Doc's note: Longtime readers know I usually feature essays from guest contributors on Mondays.
Instead, I'm sharing an excerpt from the most recent issue of my trading newsletter, Retirement Trader.
Last Friday, I told my subscribers why I'm not panicking over the market's correction...
Well... that didn't take long.
A few weeks ago, my publisher, Stansberry Research, asked its top editors – Porter Stansberry (our founder), Steve Sjuggerud, and me – for our No. 1 predictions for 2018. Mine was straightforward: "[In] the first half of the year... stocks will fall between 12% and 15% and remind investors stocks can indeed take a breather."
As of last Friday's close, the S&P 500 Index was off more than 8% from its recent high. So we're not quite there yet. But with volatility still higher than it's been in a long time, it won't be hard for the market to skip down a few more percentage points.
For weeks now, I've shared how nervous friends and colleagues have called me worrying about the historically high stock markets. The current correction has accelerated the calling, and the fear factor is high.
Folks look at their trading accounts or 401(k)s and see thousands – or even tens of thousands – of dollars evaporated. They get upset about their returns over the last week. Many of them call me to ask what to do...
They don't usually like my answer: It's time to celebrate.
Most people don't like to hear that when the market is in the midst of selling off. But it's true. Let me give you two reasons...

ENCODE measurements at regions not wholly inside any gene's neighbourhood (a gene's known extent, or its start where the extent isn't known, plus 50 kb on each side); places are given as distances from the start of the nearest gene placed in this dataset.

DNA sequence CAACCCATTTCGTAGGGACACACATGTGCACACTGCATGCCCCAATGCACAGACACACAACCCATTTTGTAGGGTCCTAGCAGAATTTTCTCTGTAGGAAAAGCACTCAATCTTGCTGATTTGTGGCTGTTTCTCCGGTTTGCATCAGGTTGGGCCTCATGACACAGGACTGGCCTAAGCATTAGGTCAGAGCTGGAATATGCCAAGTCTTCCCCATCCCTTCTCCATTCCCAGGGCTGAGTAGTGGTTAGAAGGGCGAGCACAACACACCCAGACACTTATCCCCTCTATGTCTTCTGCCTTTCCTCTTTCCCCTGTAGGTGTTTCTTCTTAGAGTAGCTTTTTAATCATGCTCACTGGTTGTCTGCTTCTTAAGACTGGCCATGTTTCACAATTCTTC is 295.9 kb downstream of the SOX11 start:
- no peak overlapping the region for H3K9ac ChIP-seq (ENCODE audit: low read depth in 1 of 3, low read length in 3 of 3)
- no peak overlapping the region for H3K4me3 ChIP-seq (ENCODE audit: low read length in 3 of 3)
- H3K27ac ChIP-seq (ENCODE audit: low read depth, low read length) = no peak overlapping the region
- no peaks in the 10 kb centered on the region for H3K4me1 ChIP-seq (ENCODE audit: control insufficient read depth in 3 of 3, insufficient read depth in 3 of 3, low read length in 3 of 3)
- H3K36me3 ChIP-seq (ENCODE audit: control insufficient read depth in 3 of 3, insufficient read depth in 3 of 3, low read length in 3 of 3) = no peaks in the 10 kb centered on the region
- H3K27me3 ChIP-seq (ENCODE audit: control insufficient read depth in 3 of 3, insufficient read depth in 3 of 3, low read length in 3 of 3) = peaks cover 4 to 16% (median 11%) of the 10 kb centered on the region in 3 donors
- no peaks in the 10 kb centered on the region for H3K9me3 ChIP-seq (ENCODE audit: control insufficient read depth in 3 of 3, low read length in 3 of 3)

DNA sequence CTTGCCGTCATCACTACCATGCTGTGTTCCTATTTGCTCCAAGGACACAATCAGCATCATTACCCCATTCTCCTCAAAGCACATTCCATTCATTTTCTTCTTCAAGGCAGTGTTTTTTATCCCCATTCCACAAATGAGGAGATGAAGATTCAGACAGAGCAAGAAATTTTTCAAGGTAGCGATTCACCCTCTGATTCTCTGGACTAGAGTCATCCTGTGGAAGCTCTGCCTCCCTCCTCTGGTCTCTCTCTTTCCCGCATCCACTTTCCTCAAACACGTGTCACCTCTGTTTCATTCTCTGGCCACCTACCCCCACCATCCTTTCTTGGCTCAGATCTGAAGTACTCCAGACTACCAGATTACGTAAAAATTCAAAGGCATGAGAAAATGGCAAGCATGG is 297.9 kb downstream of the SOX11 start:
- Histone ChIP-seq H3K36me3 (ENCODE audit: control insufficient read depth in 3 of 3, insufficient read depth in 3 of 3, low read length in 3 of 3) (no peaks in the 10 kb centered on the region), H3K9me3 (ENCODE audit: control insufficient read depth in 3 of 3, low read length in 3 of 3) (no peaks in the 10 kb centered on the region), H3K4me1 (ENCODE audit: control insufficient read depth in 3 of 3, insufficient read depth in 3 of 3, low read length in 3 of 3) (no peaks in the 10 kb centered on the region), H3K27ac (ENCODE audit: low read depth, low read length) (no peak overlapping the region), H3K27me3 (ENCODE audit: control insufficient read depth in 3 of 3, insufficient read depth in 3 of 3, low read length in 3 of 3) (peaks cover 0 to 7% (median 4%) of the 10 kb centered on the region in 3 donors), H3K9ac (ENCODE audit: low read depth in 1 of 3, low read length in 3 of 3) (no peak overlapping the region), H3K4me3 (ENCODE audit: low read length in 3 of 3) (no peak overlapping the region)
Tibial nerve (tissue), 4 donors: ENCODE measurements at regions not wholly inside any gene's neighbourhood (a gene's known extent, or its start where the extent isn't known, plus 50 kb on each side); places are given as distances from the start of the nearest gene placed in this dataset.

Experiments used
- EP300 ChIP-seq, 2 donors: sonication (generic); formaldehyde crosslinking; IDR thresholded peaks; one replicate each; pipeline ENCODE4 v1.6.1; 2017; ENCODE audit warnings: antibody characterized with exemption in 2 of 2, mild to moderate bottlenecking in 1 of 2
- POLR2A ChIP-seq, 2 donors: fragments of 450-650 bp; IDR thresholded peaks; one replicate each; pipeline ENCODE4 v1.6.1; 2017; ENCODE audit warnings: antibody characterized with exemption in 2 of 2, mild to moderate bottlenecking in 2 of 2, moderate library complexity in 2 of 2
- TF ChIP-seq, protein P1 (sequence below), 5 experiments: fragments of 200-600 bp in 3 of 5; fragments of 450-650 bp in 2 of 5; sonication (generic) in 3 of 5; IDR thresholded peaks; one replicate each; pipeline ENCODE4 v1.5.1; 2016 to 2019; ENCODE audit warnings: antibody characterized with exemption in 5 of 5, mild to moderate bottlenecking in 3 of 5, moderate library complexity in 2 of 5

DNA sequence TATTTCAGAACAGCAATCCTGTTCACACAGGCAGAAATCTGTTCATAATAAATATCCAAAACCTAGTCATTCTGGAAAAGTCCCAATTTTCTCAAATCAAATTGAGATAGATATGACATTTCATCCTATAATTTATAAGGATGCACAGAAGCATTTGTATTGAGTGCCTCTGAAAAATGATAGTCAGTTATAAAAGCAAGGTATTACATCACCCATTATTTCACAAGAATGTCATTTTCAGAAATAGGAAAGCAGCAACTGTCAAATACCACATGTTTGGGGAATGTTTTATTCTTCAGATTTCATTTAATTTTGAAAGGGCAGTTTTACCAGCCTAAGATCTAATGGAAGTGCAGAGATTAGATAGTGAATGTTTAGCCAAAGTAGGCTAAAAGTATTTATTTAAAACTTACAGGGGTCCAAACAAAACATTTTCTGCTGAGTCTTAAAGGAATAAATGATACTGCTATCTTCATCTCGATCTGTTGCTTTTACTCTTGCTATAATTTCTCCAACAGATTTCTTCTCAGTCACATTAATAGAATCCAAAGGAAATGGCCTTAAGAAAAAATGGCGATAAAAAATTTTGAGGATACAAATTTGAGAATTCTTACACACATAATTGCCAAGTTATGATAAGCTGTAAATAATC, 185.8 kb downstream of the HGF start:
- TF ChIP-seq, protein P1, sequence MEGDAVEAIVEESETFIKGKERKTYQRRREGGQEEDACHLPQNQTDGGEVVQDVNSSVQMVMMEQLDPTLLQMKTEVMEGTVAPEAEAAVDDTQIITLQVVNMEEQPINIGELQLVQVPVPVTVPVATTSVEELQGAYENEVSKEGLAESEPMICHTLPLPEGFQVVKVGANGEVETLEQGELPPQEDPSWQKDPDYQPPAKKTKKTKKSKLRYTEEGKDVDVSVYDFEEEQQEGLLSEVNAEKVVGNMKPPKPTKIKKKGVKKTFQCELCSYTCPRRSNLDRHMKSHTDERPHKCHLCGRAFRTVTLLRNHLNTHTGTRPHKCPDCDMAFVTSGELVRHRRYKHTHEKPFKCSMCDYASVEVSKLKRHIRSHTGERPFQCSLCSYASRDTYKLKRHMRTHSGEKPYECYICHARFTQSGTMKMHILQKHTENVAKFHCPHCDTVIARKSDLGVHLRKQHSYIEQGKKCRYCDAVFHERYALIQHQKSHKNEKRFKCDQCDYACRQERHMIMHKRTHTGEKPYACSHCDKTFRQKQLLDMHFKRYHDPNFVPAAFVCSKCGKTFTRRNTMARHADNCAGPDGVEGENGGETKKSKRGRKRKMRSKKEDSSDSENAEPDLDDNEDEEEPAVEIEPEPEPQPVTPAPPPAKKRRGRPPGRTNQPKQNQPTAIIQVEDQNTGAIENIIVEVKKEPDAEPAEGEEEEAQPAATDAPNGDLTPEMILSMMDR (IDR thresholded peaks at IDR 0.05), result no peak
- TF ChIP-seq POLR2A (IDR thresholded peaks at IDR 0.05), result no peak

For one, this is what stock markets do. My prediction didn't rely on some magic indicator. It's just what you should expect the market to do. Consider that we see a 15% correction about every other year. That means one happening within any given six months, like I predicted, is about a three-to-one shot.
Add in the fact that we hadn't see a correction of that size in six years, and that pushed odds to greater than 50%, in my view.
If you can't handle the occasional pullback like this, you shouldn't be as invested as you are in stocks. That's just the truth. I'd suggest checking with Goldman Sachs (GS) or Capital One Financial (COF) where you can earn 2.5% in a five-year certificate of deposit ("CD").
Second, as a trader or investor, you shouldn't cheerlead the market ever higher. You should root for corrections to happen more often. That's your chance to buy in.
It's a time to snatch up more ownership of quality businesses at cheaper prices.
Coca-Cola (KO) or Walmart (WMT) are the same businesses they were a month ago. But you can own a stake in those businesses for less today. You can get bonds or funds at a better price. Even entire countries and regions are on sale.
How is that a bad thing? Or something to worry about?
You can't have it both ways. For the past year or two, folks were concerned that valuations were too high and it was hard to find businesses that traded at valuations that they felt comfortable with.
Now, the market has fallen and stocks have repriced cheaper... and people are too worried that things are falling to buy in.
More often than not, those are all the same people.
I understand that it's human nature to worry, but you'll never be happy if you can't figure out what you want. (Otherwise... CDs.)
Unless you need the money today, you should cheer down moves in the market like this.
In my upcoming issue of Retirement Millionaire, I'll tell readers about one of the cheapest companies on the market today... it's like paying $0.50 on the dollar.
Retirement Millionaire subscribers will get all of the details in this Wednesday's issue. If you're not already a subscriber, make sure to sign up so you don't miss out.
Here's to our health, wealth, and a great retirement,
Dr. David Eifrig and the Health & Wealth Bulletin Research Team
February 12, 2018